Thursday, November 18, 2021
A Message from Michael Robbins, President, Collegewide Faculty Association
Hello Valencia Faculty!
I always get into a reflective mood at the end of the semester. It starts around Thanksgiving, like clockwork.
I appreciate the cyclical nature of education; it invites an opportunity to think about ways to improve, and to really think about the practices that will most benefit student learning. I typically spend the end of November and most of December brooding at my desk, really contemplating what worked and what didn’t work, and then making plans to address those concerns. That might just be the training Valencia has ingrained in me: Be a reflective practitioner, assess and revise outcomes, think of best practices. After 12 years, reflection has become my default intellectual mood.
That reflective mood has gotten me thinking about faculty’s role in creating an equity-minded learning experience for our students. I genuinely believe in equity at colleges and universities. It’s helpful to frame this in the definition of equity that was created by our Developing Equity-Mindedness in the Employee Experience Work Team: “Every person is provided with the necessary resources and opportunities unique to their individual needs, resulting in fair and inclusive outcomes that eliminate imbalances of power.”
As an educator, I think I can strive to eliminate those imbalances of power. I know I’m not there yet — saying I am would be a false pretense, an effort to be equitable for appearances. Making changes requires me to really look at the conditions in my classroom, across multiple modalities, and to assess the outcomes in each assignment compared to all my students’ needs.
This requires all of us to be reflective practitioners. Change, of course, can be difficult. It requires us to approach our work from a place of inquiry, to borrow a phrase I frequently hear at Valencia. I often tell my students that the challenge of research is overcoming our inherent biases … the old adage that it takes only a sliver of evidence to confirm a value, but a mountain of evidence to change it. My most recent brooding is born from that concern, specifically considering how faculty may be able to engage in a difficult conversation about how to improve on current practices.
With this reflective mood in mind, I’ve recently asked the Faculty Council to start thinking about the work of our Equity Focused Inquiry Team. For those of you who are not aware, Valencia’s Learning Council convened a Focused Inquiry Team to “investigate the hypothesis that ‘students will benefit from intentional equity-minded pedagogical and curricular practices.’” That team developed our Equity Focused Inquiry Team Research Brief, a document that outlines some recommendations for equity-minded practices and indicators.
Full disclaimer: I participated in the curriculum sub-team for the Equity FIT work teams. But even if I hadn’t participated in the work, I’d still see a value in this document, one that I wanted to express to all of you. The recommendations presented are evidence-based practices that I sincerely believe will benefit our students.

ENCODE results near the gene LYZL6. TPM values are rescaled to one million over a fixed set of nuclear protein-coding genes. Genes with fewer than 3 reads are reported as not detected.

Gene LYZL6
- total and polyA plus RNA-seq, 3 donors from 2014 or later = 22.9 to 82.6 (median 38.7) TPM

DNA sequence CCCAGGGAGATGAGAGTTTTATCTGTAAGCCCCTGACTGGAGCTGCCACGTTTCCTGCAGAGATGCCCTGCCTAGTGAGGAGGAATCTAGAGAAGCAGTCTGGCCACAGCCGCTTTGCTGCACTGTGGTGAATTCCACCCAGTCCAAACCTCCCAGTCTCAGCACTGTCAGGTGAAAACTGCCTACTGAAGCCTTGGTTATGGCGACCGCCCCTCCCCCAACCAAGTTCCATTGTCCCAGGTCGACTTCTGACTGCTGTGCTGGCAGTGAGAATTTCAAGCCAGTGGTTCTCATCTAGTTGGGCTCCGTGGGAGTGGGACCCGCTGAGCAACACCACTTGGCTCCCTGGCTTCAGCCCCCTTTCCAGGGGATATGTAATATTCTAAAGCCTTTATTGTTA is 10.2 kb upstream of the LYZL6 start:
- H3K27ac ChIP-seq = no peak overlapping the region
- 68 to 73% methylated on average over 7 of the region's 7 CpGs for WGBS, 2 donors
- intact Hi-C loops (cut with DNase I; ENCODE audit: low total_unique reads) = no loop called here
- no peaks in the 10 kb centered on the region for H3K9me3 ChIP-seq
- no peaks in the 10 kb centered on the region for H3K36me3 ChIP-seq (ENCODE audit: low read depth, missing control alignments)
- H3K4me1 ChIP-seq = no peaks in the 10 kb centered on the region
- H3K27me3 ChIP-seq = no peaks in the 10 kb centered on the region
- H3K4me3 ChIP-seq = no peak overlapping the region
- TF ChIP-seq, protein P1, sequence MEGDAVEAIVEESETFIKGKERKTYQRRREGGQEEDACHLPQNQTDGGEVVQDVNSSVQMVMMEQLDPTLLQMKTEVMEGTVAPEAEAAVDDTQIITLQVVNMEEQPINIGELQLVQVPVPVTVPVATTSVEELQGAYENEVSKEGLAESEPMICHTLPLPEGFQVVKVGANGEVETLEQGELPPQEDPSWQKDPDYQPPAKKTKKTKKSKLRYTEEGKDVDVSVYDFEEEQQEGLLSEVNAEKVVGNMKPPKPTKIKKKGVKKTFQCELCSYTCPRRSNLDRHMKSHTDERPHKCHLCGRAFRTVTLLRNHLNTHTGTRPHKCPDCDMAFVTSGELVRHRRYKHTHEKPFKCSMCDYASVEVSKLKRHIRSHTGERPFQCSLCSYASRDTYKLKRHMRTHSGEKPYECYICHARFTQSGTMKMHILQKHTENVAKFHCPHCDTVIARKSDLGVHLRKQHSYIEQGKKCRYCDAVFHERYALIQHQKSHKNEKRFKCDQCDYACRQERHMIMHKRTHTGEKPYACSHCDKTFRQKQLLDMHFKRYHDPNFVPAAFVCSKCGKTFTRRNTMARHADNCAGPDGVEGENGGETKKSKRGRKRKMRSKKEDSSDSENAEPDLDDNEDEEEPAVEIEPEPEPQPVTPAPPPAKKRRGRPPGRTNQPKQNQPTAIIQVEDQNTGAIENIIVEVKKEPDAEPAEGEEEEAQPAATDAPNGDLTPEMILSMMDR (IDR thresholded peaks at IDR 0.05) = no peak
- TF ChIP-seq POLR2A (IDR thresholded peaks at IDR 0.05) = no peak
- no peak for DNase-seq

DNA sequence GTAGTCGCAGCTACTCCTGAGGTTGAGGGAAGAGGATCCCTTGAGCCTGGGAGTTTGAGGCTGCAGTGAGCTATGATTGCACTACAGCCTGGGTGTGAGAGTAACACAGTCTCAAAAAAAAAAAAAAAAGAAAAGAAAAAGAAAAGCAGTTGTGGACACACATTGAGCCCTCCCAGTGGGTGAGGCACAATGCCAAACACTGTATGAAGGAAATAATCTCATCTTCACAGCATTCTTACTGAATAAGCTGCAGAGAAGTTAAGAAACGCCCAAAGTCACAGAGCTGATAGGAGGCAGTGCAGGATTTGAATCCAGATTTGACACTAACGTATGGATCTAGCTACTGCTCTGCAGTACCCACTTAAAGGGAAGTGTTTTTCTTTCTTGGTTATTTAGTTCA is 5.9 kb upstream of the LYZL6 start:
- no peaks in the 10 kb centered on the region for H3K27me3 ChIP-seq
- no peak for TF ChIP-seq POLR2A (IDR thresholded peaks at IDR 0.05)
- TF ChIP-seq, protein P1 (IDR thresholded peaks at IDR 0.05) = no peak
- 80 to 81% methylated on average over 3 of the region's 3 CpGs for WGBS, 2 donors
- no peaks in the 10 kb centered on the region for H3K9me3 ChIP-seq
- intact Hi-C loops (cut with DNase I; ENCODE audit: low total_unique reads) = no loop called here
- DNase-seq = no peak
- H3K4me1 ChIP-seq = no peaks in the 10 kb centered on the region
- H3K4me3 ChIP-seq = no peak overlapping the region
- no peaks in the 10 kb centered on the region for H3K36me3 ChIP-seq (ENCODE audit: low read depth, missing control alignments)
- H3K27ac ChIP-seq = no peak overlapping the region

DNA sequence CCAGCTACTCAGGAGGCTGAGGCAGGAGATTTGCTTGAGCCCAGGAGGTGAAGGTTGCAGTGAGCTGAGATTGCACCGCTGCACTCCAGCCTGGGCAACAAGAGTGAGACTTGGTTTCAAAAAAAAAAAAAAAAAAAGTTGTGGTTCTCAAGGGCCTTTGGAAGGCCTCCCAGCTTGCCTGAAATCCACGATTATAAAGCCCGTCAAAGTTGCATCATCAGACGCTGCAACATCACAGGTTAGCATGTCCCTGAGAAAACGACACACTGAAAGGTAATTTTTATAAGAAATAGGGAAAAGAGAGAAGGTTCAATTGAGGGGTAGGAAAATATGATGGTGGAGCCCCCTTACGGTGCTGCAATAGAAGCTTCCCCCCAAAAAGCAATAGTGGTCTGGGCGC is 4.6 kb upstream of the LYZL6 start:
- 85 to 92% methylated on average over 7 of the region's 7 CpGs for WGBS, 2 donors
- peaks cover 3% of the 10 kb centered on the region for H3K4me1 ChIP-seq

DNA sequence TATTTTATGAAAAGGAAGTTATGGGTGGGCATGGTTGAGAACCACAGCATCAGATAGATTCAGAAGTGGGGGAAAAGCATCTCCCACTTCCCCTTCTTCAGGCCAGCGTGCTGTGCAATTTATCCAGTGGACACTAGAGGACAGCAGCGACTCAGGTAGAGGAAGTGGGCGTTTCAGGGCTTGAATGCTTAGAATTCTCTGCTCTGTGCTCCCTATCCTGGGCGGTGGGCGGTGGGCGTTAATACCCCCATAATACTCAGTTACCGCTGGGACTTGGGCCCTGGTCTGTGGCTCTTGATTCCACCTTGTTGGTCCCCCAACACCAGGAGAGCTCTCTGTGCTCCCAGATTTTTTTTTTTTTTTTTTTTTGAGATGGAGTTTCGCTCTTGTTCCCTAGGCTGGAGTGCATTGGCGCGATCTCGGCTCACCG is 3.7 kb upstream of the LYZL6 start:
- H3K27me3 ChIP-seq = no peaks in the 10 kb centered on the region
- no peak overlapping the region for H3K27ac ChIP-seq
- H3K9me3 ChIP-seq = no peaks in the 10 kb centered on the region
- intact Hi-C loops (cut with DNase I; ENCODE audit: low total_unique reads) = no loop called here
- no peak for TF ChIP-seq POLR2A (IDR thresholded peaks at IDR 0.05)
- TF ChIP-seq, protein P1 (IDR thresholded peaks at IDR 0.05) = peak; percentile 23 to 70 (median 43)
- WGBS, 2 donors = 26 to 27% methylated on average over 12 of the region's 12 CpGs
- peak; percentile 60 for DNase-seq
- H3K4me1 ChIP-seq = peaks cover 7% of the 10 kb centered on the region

Still, I was particularly intrigued by two areas the work team considered for future focus:
- Purpose and Scope of Faculty Work: Specifically, discussion of what inhibits us from engaging in equitable work, to borrow from the language in the brief.
- Fear of Disrupting Practice/Effectiveness/Student Understanding: That fear that we’ll get something wrong, or the discomfort inherent in these conversations.
I don’t yet have any specific recommendations on next steps. That’s part of that reflective practitioner model; we identify a need first, then develop an outcome, then implement, then assess. I do know that Valencia is developing data-driven conversations around equity, and that this brief is a good starting point to help incite thought and give us opportunity to question. I’ve asked the Faculty Council to review this document and to start thinking about how it will impact our role in the governance of the College and our role as faculty leaders.
I’m asking all of you to review the document too, and to start reflecting with me. How might we as a faculty engage in this work? What cognitive biases might we have that block us from having conversations around equity? I want us, as a faculty, to take some time to not just believe in these values, but to eventually practice them in our classroom. Our call is to review the document and to really think about what’s presented here. I know it’s uncomfortable work, but it’s necessary work, and work that aligns with Valencia’s core philosophy and mission.
I know this is asking a lot right before a holiday. Take your time — it’s a stressful time, and I’m not asking you to start making changes. I’m just asking that you start to sit (or stand, whatever makes you comfortable) and think with me.
If you have any questions or concerns, please contact me via email at email@example.com.